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Footdragging Continues

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On Double Dipping Faculty Members

Background:

"I think we need to put ourselves in the position of acting according to the highest ethical principles. I believe our people do that now and I believe our people will be doing that in the future as well." President Bruininks (Daily: 6-18-08)

"The Board of Regents and the administration of the University made it clear years ago that it would not tolerate undisclosed, simultaneous full-time employment," Rotenberg said.

"As a matter of fact, Julie and I have not even signed an employee contract yet with Minnesota. ... We have only agreed to unofficially start this semester with full residence starting in May." Francois Sainfort February Email


But the couple had already begun working full-time for the University of Minnesota at that time, according to documents. Mark Rotenberg, the general counsel for the U of M, said the couple's compensation and contracts at Minnesota began Oct. 1.


"We will try to piece this together in regard to whether something serious has indeed happened here in regard to so-called double-dipping." Mark Rotenberg, U of M general counsel

Today the Strib has an update:

Professors disciplined for double employment

By JEFF SHELMAN, Star Tribune

July 8, 2008

Two University of Minnesota professors accused of being on the payrolls of two universities simultaneously will continue to work at reduced pay and responsibilities into the upcoming academic year.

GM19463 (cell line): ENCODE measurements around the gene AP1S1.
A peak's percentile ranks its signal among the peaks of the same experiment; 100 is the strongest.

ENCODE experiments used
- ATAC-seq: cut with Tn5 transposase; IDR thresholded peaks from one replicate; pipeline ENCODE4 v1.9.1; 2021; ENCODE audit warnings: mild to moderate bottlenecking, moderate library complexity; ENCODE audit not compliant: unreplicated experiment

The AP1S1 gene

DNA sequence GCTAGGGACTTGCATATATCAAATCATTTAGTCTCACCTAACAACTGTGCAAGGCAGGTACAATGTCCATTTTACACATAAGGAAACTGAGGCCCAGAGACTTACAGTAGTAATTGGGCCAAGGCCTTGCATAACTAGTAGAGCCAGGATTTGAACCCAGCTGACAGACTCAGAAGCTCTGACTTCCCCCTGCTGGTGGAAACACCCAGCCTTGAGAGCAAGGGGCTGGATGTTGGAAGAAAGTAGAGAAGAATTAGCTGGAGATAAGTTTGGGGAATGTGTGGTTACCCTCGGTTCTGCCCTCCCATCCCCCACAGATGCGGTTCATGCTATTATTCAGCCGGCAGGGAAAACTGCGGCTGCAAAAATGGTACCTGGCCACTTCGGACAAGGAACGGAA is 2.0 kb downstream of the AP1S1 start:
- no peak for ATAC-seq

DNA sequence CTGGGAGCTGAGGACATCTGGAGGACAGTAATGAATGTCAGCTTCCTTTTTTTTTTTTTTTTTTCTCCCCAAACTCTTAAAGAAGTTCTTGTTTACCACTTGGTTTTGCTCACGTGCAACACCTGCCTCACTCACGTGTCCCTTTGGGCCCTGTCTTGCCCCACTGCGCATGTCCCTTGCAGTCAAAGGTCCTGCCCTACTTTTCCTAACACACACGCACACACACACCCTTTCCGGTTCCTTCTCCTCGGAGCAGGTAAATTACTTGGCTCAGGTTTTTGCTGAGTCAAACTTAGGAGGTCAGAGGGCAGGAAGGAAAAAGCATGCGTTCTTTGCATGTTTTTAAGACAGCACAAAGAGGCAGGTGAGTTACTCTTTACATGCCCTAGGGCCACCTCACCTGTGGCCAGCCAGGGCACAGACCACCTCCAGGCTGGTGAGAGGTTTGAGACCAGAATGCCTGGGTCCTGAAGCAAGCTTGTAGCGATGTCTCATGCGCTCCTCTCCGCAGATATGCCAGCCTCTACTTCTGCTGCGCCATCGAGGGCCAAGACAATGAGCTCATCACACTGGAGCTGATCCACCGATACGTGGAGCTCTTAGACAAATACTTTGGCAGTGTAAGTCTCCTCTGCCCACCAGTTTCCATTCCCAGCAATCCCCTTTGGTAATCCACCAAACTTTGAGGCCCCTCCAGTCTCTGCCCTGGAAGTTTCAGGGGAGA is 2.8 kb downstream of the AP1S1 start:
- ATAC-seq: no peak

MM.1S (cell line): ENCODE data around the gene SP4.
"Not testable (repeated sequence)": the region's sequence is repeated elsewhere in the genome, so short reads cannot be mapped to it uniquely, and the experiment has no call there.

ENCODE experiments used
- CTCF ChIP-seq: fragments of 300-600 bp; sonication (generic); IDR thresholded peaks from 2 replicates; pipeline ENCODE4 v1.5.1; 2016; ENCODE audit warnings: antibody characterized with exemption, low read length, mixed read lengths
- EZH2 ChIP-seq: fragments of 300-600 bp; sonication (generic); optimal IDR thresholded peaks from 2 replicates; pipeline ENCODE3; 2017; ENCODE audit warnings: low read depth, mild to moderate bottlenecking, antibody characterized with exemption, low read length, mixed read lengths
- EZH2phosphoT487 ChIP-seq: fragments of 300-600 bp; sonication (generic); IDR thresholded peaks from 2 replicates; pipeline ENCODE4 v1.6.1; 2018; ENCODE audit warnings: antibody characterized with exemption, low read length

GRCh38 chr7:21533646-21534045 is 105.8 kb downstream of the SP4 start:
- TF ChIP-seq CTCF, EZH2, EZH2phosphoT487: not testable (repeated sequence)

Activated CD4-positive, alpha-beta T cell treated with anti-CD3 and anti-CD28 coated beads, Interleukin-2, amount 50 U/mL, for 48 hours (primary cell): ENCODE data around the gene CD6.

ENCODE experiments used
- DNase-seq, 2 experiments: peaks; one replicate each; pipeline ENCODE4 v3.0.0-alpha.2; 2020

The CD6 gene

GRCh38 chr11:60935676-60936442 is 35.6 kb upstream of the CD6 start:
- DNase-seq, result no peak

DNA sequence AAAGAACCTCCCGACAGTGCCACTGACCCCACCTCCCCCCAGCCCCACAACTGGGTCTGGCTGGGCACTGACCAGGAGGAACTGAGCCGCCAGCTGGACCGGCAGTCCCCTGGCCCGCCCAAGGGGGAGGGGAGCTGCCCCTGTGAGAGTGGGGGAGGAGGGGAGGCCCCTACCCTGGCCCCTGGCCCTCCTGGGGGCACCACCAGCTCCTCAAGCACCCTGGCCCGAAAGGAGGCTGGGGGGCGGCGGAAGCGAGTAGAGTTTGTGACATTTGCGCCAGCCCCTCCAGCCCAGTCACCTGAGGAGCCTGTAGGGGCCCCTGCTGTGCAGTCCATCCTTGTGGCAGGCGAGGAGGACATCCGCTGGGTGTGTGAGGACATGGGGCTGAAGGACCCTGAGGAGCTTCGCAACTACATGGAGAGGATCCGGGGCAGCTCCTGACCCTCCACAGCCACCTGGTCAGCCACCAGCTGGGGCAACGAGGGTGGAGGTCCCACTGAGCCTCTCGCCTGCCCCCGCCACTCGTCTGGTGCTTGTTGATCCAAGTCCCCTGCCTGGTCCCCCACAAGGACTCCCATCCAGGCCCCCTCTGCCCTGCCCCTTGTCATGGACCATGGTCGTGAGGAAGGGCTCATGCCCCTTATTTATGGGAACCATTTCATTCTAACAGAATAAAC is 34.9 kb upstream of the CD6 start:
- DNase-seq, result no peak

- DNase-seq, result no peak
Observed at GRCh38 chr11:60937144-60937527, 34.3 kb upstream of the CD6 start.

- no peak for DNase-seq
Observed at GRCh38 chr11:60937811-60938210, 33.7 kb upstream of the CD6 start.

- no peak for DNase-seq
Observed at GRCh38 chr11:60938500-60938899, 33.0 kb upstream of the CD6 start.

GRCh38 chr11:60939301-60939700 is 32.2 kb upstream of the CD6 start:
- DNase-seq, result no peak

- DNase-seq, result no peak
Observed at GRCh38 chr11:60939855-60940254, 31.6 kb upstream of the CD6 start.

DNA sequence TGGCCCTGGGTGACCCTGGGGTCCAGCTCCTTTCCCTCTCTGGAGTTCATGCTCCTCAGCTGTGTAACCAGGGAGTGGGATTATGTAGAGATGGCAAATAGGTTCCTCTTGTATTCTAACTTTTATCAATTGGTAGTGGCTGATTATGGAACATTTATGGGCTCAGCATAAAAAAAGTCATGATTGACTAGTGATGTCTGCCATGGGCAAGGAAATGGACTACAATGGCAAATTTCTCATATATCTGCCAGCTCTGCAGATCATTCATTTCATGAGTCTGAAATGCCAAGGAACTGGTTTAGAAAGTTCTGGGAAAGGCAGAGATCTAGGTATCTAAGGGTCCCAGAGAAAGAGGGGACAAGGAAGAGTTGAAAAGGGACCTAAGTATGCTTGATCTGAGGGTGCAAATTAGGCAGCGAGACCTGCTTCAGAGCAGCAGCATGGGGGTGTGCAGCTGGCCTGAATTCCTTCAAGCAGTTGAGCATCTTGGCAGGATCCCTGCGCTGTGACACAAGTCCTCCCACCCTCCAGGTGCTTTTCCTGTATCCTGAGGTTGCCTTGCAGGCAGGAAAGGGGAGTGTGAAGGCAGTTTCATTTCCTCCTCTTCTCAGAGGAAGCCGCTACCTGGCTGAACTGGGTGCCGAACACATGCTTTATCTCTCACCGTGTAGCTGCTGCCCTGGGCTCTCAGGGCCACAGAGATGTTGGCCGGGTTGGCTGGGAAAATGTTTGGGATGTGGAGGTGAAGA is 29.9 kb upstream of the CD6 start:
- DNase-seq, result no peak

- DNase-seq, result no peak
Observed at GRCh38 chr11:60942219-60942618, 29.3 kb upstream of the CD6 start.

The husband-and-wife duo of health researchers Francois Sainfort and Julie Jacko were considered to be star hires when they were lured to Minnesota from Georgia Tech last fall. In February, the Atlanta school began the process of firing the two for being on the payroll of both schools at the same time. Georgia Tech also turned the case over to the Georgia attorney general.

In April, Sainfort and Jacko asked for and received a two-month leave of absence from their administrative duties in order to resolve their issues with Georgia Tech. That leave, which was supposed to end this summer, will now continue until Sept. 30, according to U of M spokesman Daniel Wolter.

Sainfort and Jacko recently resigned from their positions at Georgia Tech, spokesman Matt Nagel said Tuesday. The two will continue to perform their teaching and research duties at the U of M and receive their base salaries, which are a combined $469,000 per year.

The U of M has not taken any additional action against the couple. Minnesota also has a policy against holding multiple full-time positions.

"Our investigation into the matter is still underway," Wolter said. "We continue to cooperate with the Georgia attorney general and are closely following that investigative process."

The U of M, however, is not obligated to wait for an outcome in Georgia, he said.

Sainfort was hired to lead the Division of Health Policy and Management in the U of M's Academic Health Center, while Jacko was brought in as director of the Institute on Health Informatics.


Comments on this article were grim, e.g., from a lifetime University of Minnesota Alumni Association member:

I can't believe that the U has not taken a stronger stand on this issue. Regardless of their salaries, these individuals are not conducting as we Minnesotans expect professionals at OUR university to conduct themselves. Double dipping, we don't stand for that with hourly workers. I suggest that the U become much more transparent about this particular issue (why are you not letting these two go?). And I think that the U needs to make salaries of employees more easily accessible to the public. It is my understanding that state employees' compensation packages are public information. We know what the Governor makes, why shouldn't we know what professors make. And how they are spending their time to earn their salaries. Let's go UofM, stand up and do the right thing. I won't be donating anymore of my money to the U until the U finances are transparent.

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